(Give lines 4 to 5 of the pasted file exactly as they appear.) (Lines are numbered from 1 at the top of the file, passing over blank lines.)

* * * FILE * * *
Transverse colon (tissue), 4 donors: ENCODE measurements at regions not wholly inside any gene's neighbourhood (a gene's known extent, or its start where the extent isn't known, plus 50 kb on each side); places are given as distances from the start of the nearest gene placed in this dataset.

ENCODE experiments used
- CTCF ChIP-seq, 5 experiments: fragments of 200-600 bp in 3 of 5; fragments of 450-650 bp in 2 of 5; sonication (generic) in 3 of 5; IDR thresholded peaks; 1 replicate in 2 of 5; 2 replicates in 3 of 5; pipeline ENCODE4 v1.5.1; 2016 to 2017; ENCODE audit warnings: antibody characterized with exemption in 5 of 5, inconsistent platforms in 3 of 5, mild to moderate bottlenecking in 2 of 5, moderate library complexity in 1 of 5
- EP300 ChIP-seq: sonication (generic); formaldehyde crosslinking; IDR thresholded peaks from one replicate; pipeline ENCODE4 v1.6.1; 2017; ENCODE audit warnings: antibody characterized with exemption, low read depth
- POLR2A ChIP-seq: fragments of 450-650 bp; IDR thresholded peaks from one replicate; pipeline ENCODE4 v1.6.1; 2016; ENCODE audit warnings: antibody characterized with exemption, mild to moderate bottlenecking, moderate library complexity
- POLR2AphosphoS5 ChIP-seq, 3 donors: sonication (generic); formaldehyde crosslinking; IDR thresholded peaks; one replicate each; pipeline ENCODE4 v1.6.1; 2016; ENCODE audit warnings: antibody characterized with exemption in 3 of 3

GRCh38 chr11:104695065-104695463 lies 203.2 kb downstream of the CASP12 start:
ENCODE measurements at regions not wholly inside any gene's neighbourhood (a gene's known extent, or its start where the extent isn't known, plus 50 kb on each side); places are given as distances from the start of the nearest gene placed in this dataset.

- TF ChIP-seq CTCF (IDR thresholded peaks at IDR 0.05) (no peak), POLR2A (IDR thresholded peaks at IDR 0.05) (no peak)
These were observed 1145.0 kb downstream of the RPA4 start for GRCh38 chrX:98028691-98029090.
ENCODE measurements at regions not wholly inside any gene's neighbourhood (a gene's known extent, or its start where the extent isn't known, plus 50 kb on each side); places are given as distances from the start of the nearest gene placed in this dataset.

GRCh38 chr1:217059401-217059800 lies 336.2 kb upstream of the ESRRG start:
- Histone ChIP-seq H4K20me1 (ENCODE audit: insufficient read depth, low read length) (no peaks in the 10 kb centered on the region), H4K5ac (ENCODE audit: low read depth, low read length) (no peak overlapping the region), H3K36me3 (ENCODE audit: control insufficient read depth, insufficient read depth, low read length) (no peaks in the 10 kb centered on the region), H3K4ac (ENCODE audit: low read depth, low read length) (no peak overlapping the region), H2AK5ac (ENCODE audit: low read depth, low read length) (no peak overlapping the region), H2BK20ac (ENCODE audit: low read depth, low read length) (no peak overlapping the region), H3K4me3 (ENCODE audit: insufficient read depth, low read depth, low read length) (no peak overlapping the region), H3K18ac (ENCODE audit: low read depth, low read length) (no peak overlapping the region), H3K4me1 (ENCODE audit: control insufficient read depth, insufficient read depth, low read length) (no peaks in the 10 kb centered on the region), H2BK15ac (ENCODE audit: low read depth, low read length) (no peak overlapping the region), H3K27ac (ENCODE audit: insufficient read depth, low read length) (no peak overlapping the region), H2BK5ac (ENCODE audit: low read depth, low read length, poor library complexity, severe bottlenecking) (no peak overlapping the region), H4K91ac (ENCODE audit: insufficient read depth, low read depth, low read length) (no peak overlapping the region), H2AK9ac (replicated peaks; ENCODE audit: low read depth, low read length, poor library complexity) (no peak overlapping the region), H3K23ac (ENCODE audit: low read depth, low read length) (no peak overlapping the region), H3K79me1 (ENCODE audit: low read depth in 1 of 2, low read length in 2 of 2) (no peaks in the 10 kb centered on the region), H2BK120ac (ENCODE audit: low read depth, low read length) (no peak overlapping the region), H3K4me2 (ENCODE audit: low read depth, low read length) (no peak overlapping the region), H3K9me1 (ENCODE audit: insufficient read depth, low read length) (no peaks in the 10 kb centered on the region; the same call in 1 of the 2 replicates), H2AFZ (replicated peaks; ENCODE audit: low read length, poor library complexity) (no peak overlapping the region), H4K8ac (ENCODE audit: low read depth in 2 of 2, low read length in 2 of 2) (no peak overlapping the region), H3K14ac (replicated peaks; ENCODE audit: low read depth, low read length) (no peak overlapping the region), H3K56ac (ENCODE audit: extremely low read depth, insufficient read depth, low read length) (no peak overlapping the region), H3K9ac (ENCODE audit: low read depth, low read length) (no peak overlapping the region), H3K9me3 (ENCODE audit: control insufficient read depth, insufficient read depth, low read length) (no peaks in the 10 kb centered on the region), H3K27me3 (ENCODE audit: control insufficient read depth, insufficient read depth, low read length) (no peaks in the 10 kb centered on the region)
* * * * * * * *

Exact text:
- EP300 ChIP-seq: sonication (generic); formaldehyde crosslinking; IDR thresholded peaks from one replicate; pipeline ENCODE4 v1.6.1; 2017; ENCODE audit warnings: antibody characterized with exemption, low read depth
- POLR2A ChIP-seq: fragments of 450-650 bp; IDR thresholded peaks from one replicate; pipeline ENCODE4 v1.6.1; 2016; ENCODE audit warnings: antibody characterized with exemption, mild to moderate bottlenecking, moderate library complexity